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KACA MATAKU: Which Way Future Learning?

By Dzulkifli Abdul Razak

The 2023 Nobel Prize Dialogue was held in Seoul, under the theme: Future Learning – Exploring Science and Technology.

It contemplates what the future holds for fellow humans in the era of digital transformation. What educational reform is necessary and how does it impact the human being?

The symbiotic relationship between homo sapiens and ‘robo’ sapiens, each with its own merits.

The former with human emotions like empathy, insights, and wisdom. The latter with hyperconnectivity, super (artificial) intelligence, and meta-convergence to meet the challenging, creative, and caring spirits for brighter days ahead.

Not only at the interdisciplinary nano-, bio-, info– and cognitive levels, but also systems levels of the physical, cyber-, and biological. All these require an educational reform of a different kind. A whole-brain approach that diversifies STEM.

Ending up with specialization in the non-STEM, like STEAM with A as Arts. This is where the question of the heart of education comes into being.

According to Plato, education without the heart is no education at all. For others, the heart of education is education of the heart! Hence, the values of being human take precedence, namely education with soul, a departure from what it is today.

From this follows a million-dollar question: ‘What is the Purpose of Education’? Giving the impression that the ‘purpose’ has somewhat been hijacked or confused. Otherwise, why bother?

Simply put, going back to the basic to re-purpose education that has been short-changed by the Industrial Revolution beginning in Europe in the 1700s.

Back in the days of the Greeks, and before, it was centered on the Self, namely, to know thyself. This is now amiss when education is made to function like an assembly line in churning out ‘product’ for the marketplace, reducing it to a ‘lifeless’ experience.

The ultimate unintended consequence is ‘inequality’ since education and learning is unevenly spread and distributed. And turning the popular tagline ‘no one left behind’ into a cliché. In fact, a dehumanizing one swept under the digitalization mode, as the sole technology-centric one-size-fits-all process.

The issue gets even more critical in trying to fit technology into learning. Not forgetting education by then has been further reduced and dehumanized as mentioned above.

With the Fourth Industrial Revolution to boot, digital approaches to learning are more pervasive given the active role of artificial intelligence (AI), and more recently ChatGPT throwing learning as we know it off balance.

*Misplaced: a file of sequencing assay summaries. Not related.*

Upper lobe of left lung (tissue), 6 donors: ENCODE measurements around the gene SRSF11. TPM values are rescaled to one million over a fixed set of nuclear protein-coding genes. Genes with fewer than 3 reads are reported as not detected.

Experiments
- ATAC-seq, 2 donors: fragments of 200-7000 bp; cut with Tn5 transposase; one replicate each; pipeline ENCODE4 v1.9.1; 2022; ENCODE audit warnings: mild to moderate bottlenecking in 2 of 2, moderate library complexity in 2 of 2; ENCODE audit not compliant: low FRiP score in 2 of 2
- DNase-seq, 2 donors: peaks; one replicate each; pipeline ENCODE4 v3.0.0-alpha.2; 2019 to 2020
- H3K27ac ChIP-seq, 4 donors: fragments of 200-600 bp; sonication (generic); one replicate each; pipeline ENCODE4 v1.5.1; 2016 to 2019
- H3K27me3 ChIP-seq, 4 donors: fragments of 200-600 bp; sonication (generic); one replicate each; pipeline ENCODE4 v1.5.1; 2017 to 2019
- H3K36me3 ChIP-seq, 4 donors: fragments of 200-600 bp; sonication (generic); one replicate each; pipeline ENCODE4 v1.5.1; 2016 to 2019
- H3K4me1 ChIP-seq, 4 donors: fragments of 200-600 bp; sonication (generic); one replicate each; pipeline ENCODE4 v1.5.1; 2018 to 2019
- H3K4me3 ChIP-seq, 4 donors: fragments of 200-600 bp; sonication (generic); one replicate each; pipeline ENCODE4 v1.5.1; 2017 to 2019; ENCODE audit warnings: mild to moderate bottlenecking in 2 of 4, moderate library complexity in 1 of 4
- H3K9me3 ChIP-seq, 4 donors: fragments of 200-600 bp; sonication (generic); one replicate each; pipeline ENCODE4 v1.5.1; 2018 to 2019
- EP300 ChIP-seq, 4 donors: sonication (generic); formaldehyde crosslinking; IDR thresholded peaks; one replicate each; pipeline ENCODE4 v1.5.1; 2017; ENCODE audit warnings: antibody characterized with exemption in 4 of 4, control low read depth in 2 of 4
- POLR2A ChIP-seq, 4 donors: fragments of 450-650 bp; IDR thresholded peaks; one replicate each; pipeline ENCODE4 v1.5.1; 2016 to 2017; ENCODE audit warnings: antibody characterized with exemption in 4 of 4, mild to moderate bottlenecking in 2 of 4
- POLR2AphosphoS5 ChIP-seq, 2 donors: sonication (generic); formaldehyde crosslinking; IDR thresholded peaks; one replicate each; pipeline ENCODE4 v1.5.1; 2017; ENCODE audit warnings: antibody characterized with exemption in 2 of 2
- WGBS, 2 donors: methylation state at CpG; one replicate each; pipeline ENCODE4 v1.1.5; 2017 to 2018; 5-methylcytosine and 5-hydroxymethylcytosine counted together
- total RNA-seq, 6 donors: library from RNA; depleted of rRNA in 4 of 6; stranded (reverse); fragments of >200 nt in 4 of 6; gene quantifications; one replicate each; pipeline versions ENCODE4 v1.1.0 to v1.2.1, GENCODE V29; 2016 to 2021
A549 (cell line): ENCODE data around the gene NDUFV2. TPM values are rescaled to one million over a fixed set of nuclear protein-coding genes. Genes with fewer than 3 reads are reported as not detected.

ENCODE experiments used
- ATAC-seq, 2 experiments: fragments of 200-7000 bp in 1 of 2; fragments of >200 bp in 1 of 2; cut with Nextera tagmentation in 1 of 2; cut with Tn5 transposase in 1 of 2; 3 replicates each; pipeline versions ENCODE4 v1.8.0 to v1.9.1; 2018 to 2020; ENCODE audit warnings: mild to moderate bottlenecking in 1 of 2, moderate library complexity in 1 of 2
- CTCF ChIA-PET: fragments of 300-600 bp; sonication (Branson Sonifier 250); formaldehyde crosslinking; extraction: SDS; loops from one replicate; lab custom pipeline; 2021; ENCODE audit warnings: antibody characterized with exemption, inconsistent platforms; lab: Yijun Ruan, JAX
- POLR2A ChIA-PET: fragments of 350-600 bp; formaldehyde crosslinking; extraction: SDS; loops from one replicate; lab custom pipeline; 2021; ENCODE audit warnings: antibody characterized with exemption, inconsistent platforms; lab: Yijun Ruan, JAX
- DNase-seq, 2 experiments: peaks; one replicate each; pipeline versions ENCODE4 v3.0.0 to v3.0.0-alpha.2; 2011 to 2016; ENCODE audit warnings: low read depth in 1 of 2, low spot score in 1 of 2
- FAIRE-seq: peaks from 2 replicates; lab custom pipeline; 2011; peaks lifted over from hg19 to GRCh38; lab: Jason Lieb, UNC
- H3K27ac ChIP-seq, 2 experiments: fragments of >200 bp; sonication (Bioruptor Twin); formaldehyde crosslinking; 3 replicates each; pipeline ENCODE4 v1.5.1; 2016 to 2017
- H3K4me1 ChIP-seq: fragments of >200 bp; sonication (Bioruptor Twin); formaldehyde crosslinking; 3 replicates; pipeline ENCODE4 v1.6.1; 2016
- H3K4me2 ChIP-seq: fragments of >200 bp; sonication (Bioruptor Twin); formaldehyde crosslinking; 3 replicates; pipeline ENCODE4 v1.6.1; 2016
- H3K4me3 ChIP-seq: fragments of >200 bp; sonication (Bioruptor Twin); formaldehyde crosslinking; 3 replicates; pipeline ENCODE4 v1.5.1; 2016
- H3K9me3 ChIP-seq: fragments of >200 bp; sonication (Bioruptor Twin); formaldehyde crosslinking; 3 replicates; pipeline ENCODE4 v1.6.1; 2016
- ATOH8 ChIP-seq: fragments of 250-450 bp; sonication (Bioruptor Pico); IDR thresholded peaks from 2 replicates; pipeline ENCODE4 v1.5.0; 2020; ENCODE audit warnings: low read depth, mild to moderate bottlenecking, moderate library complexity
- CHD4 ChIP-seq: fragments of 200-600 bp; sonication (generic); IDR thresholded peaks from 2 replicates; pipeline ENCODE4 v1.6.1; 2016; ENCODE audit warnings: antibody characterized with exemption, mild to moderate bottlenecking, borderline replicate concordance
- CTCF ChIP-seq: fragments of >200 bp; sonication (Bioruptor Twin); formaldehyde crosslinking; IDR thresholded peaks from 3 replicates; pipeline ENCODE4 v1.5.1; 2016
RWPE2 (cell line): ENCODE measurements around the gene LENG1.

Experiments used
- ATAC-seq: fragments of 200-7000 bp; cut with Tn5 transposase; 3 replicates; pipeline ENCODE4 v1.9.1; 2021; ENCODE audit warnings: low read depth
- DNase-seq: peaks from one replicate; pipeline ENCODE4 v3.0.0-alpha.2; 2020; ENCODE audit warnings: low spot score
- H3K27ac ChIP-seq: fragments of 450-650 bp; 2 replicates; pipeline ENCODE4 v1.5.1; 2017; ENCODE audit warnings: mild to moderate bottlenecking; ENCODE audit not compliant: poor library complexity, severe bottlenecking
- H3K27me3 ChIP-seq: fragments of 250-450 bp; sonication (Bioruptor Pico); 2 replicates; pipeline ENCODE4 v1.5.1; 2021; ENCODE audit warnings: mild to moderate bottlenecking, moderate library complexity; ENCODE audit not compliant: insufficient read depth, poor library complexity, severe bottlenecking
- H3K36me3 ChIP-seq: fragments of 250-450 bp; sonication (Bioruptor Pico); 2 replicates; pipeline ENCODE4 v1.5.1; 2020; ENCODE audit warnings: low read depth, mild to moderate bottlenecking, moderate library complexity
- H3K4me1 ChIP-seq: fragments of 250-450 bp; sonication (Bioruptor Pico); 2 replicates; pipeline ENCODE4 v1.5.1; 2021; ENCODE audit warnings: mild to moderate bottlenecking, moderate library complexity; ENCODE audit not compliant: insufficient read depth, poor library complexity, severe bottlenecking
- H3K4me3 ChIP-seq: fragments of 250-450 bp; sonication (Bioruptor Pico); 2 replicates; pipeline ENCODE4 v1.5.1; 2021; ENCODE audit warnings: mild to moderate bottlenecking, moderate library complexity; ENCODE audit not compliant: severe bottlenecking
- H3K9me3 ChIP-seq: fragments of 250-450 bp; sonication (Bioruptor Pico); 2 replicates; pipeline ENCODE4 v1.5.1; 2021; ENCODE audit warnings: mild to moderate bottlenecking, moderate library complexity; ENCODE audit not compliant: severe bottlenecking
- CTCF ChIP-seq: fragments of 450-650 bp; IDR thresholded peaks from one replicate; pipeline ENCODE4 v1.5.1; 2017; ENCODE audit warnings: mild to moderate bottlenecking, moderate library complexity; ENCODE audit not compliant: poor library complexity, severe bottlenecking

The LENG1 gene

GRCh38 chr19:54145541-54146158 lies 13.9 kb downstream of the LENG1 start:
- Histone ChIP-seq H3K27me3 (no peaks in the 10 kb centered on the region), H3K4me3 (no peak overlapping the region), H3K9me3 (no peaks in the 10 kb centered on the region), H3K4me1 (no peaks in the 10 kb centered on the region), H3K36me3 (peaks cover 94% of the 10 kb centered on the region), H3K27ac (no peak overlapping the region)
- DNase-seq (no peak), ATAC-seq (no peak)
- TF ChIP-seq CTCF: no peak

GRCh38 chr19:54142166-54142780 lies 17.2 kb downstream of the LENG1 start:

An early indication of this could be discerned from the latest development in Sweden (where the Nobel Prize Foundation is located).

In the article “Sweden Brings Books, Handwriting Back to School” by Dan Novak (Sept 26), as children returned to school in Sweden last month, many of their teachers were putting a new importance on some traditional skills.

These included reading printed books, quiet reading time, and handwriting practice. Teachers were spending less time with digital devices, online research, and typing skills.

The return to traditional ways of learning allegedly “might be the answer to questions raised by politicians and experts. They have questioned the country’s dependence on electronic technology in education.”

For example, Swedish schools have introduced tablets at the level of preschool, but critics say students are not learning basic skills as well.

Lotta Edholm, the Swedish Minister for Schools, who took office 11 months ago as part of a new government, was one of the biggest critics of the level of technology in schools. Contrast this to her Malaysian newly minted counterpart’s agenda over almost the same period in the new government, the differences are poles apart.

“Sweden’s students need more textbooks,” Edholm said in March. “Physical books are important for student learning.”

Last month, she announced that the government wants to reverse the decision made by the National Agency for Education to make digital devices required in preschools. In fact, the ministry told the Associated Press that it plans to stop digital learning for children under the age of six.

Sweden’s students score above the European average for reading ability. But, an international test of fourth-grade reading levels, the Progress in International Reading Literacy Study, showed Sweden’s children had lost ground between 2016 and 2021.

Is this also a cause of concern in Malaysia? What are we doing about it? According to education experts, an overuse of electronic devices during school lessons may cause kids to fall behind.

“There’s clear scientific evidence that digital tools impair rather than enhance student learning,” said Sweden’s Karolinska Institute, a renowned medical research centre. The institute added that schools should instead centre on teaching using printed textbooks and teacher knowledge.

Warning that information from digital sources may not be accurate. The expansion of digital learning tools in schools also has drawn concern from the United Nations’ education and culture agency, UNESCO. In a report published last month, UNESCO issued an “urgent call for appropriate use of technology in education.

While the report urged countries to speed up internet connections at schools, it also warned that technology in education should be used in such a way that it never replaces in-person, teacher-led instruction. Future learning may not be as easy as it is made to be!

  • The writer was a speaker at the 2023 Nobel Prize Dialogue

BacalahMalaysia Team

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